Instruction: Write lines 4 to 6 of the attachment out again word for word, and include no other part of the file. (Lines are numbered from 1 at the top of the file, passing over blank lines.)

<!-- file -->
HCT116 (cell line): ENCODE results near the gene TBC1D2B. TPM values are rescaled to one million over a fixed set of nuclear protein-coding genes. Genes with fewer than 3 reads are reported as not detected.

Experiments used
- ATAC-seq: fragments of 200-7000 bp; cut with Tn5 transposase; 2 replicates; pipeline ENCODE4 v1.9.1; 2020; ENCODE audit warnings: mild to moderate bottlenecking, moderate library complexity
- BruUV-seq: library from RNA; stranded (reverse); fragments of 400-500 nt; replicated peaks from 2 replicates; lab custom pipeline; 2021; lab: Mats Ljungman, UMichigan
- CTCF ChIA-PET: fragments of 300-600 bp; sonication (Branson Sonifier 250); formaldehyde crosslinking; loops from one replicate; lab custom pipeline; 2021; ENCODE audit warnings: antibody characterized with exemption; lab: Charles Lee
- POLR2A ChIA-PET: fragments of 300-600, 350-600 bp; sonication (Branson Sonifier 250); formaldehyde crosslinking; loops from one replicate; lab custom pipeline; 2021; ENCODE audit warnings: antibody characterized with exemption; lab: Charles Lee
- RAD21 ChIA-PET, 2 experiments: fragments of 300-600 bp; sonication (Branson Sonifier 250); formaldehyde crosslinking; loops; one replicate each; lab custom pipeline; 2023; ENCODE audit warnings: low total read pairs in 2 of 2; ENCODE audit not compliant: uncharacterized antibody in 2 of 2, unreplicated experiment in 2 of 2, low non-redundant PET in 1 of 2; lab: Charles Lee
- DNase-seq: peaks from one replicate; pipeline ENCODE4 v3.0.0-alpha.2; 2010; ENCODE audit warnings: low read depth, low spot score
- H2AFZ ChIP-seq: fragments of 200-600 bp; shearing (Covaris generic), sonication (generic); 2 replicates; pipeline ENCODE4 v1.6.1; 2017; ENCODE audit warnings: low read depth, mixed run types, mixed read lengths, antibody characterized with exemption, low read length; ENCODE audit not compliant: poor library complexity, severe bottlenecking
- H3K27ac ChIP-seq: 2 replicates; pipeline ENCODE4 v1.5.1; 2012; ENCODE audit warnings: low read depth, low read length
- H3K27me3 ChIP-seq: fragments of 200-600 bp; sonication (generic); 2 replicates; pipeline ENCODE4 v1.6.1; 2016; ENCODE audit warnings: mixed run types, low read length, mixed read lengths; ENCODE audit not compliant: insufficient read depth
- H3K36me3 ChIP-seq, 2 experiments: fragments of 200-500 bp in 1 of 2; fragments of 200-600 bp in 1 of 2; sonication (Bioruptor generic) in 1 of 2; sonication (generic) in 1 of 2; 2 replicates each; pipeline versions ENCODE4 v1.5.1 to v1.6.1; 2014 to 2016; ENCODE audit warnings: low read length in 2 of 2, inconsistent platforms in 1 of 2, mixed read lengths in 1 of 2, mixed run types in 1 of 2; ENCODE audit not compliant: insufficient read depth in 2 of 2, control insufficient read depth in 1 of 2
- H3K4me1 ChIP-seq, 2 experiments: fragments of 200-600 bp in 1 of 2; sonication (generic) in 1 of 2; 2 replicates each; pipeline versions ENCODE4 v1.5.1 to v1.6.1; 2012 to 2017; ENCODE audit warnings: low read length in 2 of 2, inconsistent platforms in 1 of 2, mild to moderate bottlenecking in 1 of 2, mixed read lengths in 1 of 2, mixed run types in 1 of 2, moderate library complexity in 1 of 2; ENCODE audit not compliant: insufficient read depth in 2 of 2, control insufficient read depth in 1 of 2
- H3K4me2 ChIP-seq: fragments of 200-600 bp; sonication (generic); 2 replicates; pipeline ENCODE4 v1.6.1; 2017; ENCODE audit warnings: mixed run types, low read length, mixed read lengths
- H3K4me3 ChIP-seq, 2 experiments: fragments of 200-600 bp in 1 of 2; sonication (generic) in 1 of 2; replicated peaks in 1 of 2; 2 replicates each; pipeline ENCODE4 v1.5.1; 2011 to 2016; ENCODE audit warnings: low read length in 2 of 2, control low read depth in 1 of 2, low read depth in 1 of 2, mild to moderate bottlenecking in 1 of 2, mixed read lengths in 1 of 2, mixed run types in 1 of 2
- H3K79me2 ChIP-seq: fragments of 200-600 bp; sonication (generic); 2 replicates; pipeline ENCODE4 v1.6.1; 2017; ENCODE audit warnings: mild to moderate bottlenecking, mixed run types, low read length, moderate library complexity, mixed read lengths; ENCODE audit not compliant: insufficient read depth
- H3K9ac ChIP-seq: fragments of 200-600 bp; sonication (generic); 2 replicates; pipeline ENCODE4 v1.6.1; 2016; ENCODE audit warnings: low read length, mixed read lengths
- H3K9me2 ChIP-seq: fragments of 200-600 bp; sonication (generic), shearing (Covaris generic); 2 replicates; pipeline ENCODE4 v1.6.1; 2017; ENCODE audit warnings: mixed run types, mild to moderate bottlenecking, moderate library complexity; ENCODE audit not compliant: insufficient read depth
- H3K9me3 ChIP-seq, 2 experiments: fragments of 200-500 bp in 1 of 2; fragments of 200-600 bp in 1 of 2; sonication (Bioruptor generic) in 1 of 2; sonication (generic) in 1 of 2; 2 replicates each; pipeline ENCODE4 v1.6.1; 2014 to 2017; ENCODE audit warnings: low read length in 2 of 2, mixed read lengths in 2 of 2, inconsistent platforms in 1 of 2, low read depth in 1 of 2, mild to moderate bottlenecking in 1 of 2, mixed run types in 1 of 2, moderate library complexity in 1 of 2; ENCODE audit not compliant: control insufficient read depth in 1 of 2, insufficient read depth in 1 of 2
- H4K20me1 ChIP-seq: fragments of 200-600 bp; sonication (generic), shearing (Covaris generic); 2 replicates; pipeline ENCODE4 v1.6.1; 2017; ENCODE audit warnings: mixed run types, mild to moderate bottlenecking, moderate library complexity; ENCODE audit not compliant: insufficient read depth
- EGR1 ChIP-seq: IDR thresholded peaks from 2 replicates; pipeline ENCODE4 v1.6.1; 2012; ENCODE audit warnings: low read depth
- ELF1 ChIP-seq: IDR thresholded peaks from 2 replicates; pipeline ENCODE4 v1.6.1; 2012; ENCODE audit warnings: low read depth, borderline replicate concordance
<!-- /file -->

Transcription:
- BruUV-seq: library from RNA; stranded (reverse); fragments of 400-500 nt; replicated peaks from 2 replicates; lab custom pipeline; 2021; lab: Mats Ljungman, UMichigan
- CTCF ChIA-PET: fragments of 300-600 bp; sonication (Branson Sonifier 250); formaldehyde crosslinking; loops from one replicate; lab custom pipeline; 2021; ENCODE audit warnings: antibody characterized with exemption; lab: Charles Lee
- POLR2A ChIA-PET: fragments of 300-600, 350-600 bp; sonication (Branson Sonifier 250); formaldehyde crosslinking; loops from one replicate; lab custom pipeline; 2021; ENCODE audit warnings: antibody characterized with exemption; lab: Charles Lee